So they say, in Beijing, one has to eat dumplings (jiao zi- 饺子); in Shanghai, you have to eat the soup dumplings (tang bao and sheng jian bao- 汤包和生煎包).
A google search will tell you that the most famous Shanghai eateries for these savory dumplings are Jia Jia Tang Bao (佳家汤包) and Yang's Sheng Jian Bao (literally Xiao Yang's- 小杨生煎包). At their locations near People Square on Huanghe Road (黄河路，近凤阳路), they're quite hilariously opened across the road from each other.
I explored these shops on my own while the friends were at work. I told them not to bother taking me here because I wouldn't exactly enjoy it. We had better things to do. But like any other tourist, I wanted to see what's the hype about. I didn't bother to go into Yang's because it's sheng jian bao (生煎包) with no choices of filling but pork. It looked big too. Too much for me to attempt.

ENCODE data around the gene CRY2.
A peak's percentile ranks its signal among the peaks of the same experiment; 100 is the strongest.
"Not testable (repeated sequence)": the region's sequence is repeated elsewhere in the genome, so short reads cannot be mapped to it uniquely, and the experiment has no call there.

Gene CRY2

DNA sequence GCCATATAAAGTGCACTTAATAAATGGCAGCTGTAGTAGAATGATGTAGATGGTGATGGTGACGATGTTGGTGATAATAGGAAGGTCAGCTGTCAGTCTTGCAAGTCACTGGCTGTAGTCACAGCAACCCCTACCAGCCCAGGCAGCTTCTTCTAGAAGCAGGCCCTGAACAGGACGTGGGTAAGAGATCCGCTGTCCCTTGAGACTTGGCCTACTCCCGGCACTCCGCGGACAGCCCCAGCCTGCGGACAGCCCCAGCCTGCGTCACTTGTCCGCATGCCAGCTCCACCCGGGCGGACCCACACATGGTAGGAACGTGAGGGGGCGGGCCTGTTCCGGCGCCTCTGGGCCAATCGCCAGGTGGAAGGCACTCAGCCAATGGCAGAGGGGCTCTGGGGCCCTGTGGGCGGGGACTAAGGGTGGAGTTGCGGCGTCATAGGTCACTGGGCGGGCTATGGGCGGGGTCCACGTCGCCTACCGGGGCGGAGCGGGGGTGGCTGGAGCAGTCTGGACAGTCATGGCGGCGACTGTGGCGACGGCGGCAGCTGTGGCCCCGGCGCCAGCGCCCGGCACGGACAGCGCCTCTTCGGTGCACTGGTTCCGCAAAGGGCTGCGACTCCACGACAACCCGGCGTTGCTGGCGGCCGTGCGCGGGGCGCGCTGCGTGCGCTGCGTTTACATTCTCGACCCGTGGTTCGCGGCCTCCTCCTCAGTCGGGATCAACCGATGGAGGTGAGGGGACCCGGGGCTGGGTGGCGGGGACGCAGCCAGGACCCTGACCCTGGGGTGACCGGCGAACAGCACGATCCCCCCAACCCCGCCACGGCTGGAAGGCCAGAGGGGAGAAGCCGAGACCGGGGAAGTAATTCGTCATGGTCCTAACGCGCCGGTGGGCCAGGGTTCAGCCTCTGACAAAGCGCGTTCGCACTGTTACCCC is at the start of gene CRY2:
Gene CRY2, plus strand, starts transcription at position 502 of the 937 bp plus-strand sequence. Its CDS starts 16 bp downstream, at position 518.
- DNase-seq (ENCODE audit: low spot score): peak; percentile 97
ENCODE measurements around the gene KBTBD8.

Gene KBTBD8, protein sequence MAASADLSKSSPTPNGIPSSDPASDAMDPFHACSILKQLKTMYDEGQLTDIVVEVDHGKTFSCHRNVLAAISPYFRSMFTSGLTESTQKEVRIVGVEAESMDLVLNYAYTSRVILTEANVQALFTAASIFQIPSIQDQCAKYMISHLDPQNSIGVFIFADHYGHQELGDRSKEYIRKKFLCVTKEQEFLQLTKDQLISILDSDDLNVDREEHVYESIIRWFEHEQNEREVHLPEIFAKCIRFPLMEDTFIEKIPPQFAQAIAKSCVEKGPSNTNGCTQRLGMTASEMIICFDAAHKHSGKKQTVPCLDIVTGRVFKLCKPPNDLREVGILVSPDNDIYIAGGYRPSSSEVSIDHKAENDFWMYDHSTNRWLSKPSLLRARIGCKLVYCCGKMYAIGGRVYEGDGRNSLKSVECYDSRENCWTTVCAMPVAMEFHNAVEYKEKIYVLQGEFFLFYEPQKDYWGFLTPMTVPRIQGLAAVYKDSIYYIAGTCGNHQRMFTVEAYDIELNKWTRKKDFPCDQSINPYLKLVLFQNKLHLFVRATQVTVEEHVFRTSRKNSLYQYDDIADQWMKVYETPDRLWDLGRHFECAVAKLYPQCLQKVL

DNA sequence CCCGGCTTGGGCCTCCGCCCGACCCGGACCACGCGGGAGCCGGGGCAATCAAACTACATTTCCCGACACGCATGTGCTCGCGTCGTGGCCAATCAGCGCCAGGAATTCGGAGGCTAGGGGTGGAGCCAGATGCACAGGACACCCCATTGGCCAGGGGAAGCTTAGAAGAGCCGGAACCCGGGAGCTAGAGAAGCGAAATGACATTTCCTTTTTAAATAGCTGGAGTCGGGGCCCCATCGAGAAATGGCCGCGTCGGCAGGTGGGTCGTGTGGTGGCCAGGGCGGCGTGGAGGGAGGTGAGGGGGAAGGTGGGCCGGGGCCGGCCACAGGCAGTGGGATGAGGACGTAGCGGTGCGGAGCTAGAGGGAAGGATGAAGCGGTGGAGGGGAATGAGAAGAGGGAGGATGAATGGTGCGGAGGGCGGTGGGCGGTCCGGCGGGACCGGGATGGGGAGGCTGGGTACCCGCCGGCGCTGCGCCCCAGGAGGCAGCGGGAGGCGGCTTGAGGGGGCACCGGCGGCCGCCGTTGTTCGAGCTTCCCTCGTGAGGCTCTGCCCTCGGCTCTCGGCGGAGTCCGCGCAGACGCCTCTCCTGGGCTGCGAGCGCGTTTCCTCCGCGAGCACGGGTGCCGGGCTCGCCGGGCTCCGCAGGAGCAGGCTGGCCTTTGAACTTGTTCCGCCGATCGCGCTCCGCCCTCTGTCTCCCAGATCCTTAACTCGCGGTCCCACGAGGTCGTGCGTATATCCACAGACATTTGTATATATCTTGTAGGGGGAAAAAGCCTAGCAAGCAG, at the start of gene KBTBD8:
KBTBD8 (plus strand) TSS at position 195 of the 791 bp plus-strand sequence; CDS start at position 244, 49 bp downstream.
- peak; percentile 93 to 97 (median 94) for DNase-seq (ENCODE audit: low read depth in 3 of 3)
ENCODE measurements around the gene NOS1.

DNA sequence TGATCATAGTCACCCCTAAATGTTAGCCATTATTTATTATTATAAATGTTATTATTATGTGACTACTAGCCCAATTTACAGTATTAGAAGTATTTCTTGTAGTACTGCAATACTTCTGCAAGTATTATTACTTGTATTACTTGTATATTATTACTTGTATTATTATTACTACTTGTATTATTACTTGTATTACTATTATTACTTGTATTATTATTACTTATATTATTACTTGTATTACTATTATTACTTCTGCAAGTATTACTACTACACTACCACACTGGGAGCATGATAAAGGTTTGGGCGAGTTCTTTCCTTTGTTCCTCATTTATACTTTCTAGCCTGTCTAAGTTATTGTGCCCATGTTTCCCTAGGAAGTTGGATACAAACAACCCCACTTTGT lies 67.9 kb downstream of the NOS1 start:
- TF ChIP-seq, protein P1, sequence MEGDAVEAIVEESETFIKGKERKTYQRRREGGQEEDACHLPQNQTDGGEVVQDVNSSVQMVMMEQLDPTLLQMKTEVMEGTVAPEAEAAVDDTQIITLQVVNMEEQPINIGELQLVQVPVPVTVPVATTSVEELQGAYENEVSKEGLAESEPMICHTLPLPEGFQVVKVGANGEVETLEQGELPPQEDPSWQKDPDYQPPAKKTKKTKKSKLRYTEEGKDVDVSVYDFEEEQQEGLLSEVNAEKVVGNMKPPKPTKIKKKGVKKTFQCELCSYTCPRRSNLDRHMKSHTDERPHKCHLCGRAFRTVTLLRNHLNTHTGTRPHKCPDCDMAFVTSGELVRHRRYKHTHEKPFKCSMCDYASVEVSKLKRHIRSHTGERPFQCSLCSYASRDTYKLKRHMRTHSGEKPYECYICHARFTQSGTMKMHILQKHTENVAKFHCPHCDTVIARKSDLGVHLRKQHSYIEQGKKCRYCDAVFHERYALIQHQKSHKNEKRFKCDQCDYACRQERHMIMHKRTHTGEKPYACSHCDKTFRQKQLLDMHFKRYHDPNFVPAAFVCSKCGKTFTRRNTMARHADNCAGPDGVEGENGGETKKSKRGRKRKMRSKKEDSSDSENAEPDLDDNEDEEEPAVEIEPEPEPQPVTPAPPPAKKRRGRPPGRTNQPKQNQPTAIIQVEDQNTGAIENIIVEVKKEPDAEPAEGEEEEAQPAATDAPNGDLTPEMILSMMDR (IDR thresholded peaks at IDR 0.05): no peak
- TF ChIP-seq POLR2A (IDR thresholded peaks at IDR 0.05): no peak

Jia Jia (佳家) it was for their smaller bao (汤包). I'm really not very fond of the taste and smell of pork. So I skipped the rest and tried 2 types of bao which were made with prawns (纯虾仁汤包) and crab (纯蟹粉汤包). There's another version of crab meshed with meat (蟹粉鲜肉汤包). I had a huge problem picking out bits and pieces of crab shells from the bao. Whatever little soup that came out of it, was really oily; more akin to gravy than soup. In the end, I gave up, dumped the filling, and ate the delicately steamed skin, vinegar and ginger slices. That was quite alright.
Most tourists and visitors from other provinces will make a beeline for these shops and their outlets. So wherever you are, go early, or at 3pm when some of the choices have been sold out. Whichever it is, be prepared to queue. Is it good? Yes. Although I think the soup in the xiaolongbao (小笼包) in Hong Kong and Singapore is much nicer. *shrug* What do I know about bao? Anyway, these 2 shops churn out the little gems that taste way better than most places, so they're still well worth a go for all foodies.